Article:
Ever wonder what magical pixie dust has some folks move up the leadership ladder and others fizzle on the sidelines?
Sylvia Ann Hewlett (@SAHewlett) calls it Executive Presence and has just sent me a review copy of a book Executive Presence: The Missing Link Between Merit and Success that will demystify the overlooked trait that’s essential to climbing the career ladder.
While Executive Presence won’t earn you a promotion, not having executive presence will certainly hold you back from achieving your leadership goals.
Executive Presence; When You Got It, You’re Good
After all the talk about leadership being something you can learn instead of something that you’re born with, Sylvia Ann Hewlett tells it like we all know it is. There is something special that you have to have in order to make it. Some folks have it in spades and don’t appear to work at it, while the rest of us have to learn and earn the privilege of Executive Presence.
Even the author didn’t have Executive Presence when she first got started in her academic and professional career. Want proof? Read the introduction and her story about the Oxford interview and her “fox collar” suit.
So what is Executive Presence (EP)? Hewlett says it’s three things:
- Gravitas (How you act.)
- Communication (How you speak.)
- Appearance (How you look.)
This isn’t surprising since it’s what your mom has been telling you since you were old enough to go out in public.
What might surprise you is that you don’t need to have all of these elements in equal measure:
- Gravitas is the most important with 67% of the executives surveyed say that it matters most.
- Communication comes in at 28%.
- Appearance comes in at 5%.
In the overall scheme of leadership, it’s the man or woman with this magical combination of confidence, poise and authenticity.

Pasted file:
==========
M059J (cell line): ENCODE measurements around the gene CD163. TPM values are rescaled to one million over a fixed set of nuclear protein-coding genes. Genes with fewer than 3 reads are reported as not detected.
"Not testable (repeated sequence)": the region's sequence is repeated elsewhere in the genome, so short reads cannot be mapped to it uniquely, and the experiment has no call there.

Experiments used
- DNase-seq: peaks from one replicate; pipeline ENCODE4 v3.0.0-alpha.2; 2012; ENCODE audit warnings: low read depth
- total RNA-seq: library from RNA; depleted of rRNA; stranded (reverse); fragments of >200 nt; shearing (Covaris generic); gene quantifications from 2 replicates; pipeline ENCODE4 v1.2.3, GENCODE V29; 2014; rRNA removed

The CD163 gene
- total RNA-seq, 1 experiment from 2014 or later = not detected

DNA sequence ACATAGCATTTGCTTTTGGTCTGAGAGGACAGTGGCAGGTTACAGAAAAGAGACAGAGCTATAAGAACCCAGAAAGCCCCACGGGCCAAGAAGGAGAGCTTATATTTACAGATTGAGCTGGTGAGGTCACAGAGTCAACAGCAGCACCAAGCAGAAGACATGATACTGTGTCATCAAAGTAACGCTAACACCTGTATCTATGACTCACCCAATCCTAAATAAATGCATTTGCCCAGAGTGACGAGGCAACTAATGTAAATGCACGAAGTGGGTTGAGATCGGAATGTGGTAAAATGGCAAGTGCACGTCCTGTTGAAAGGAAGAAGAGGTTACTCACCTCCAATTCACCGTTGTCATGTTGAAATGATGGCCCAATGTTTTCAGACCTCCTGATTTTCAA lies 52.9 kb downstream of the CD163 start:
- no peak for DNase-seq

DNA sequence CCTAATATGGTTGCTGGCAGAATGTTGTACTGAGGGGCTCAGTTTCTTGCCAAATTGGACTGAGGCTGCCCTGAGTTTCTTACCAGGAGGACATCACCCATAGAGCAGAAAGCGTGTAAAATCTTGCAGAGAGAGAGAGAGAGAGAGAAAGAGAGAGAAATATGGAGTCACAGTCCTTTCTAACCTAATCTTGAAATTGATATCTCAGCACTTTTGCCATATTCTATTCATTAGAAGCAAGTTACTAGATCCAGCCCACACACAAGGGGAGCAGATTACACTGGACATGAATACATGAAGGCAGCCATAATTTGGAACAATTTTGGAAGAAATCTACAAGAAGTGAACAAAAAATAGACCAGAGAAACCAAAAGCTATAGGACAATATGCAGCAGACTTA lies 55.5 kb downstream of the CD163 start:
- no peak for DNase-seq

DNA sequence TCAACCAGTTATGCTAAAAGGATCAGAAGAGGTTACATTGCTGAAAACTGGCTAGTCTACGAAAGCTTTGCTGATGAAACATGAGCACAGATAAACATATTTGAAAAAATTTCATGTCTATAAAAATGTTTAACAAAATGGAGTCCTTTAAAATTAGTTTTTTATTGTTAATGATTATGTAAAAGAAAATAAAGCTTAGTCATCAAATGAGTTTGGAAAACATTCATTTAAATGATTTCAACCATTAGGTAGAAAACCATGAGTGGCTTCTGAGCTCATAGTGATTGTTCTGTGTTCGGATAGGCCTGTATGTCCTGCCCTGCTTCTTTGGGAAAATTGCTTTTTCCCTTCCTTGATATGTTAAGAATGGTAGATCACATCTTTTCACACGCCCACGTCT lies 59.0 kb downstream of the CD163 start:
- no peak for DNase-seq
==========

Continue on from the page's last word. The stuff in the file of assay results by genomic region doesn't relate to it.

Seven Steps to Executive Presence
The book is organized into seven simple chapters that will lead the reader on the journey toward building up their Executive Presence:
- Chapter 1: What is Executive Presence
- Chapter 2: Gravitas
- Chapter 3: Communication
- Chapter 4: Appearance
- Chapter 5: Feedback Failures
- Chapter 6: Walking the Tightrope
- Chapter 7: Authenticity vs Conformity
Each chapter contains specific examples from well known companies, brands and people that you’ve watched on the news and as Hewlett recounts the events inside the context of Executive Presence light bulbs are sure to go off in your head, like they did in mine.
While some leaders look like they are born with Executive Presence, the research Hewlett has done shows that most of these successful leaders were hewn by their own experiences and efforts. And since gravitas is the most important element of Executive Presence, here are a few of the action items Hewlett recommends:
- Surround yourself by people who are better than you.
- Be generous with credit.
- Stick to what you know.
- Show humility.
- Empower others presence to build your own.
- Snatch victory from the jaws of defeat.
- Drive change rather than be changed.
For each suggestion, Hewlett gives inspiring examples that will have you looking for opportunities to increase your gravitas and power-lift your own presence.
Sylvia Ann Hewlett is Executive Presence Personified
My favorite aspect of this book is the honesty, forthrightness and humility with which Hewlett shares her own personal experiences with Executive Presence (and lack thereof). From the opening pages of the book and her story of the foiled Oxford interview, to her ultimate success as a professor, author and expert who has appeared on countless shows, Hewlett molds a story that incorporates her research as well as her personal experiences in a way that leaves you feeling inspired and motivated.
Sylvia is the founding president of the Center for Talent Innovation, a Manhattan-based think-tank focused on helping companies and professionals to fully realize their talent potential. She is the author of several acclaimed books and has appeared on Oprah, The View, 60 Minutes and many others.
Executive Presence Joins the Ranks of Classic Business Books
When I first started reading this book, I couldn’t help but make the comparison to other leadership classics like Emotional Intelligence. And as I read further, I could see that EQ was an integral part of EP as well.
Executive Presence isn’t just a leadership or management book. I can see it becoming a classic and one that is required reading for business students as well as entrepreneurs, small business owners and corporate employees.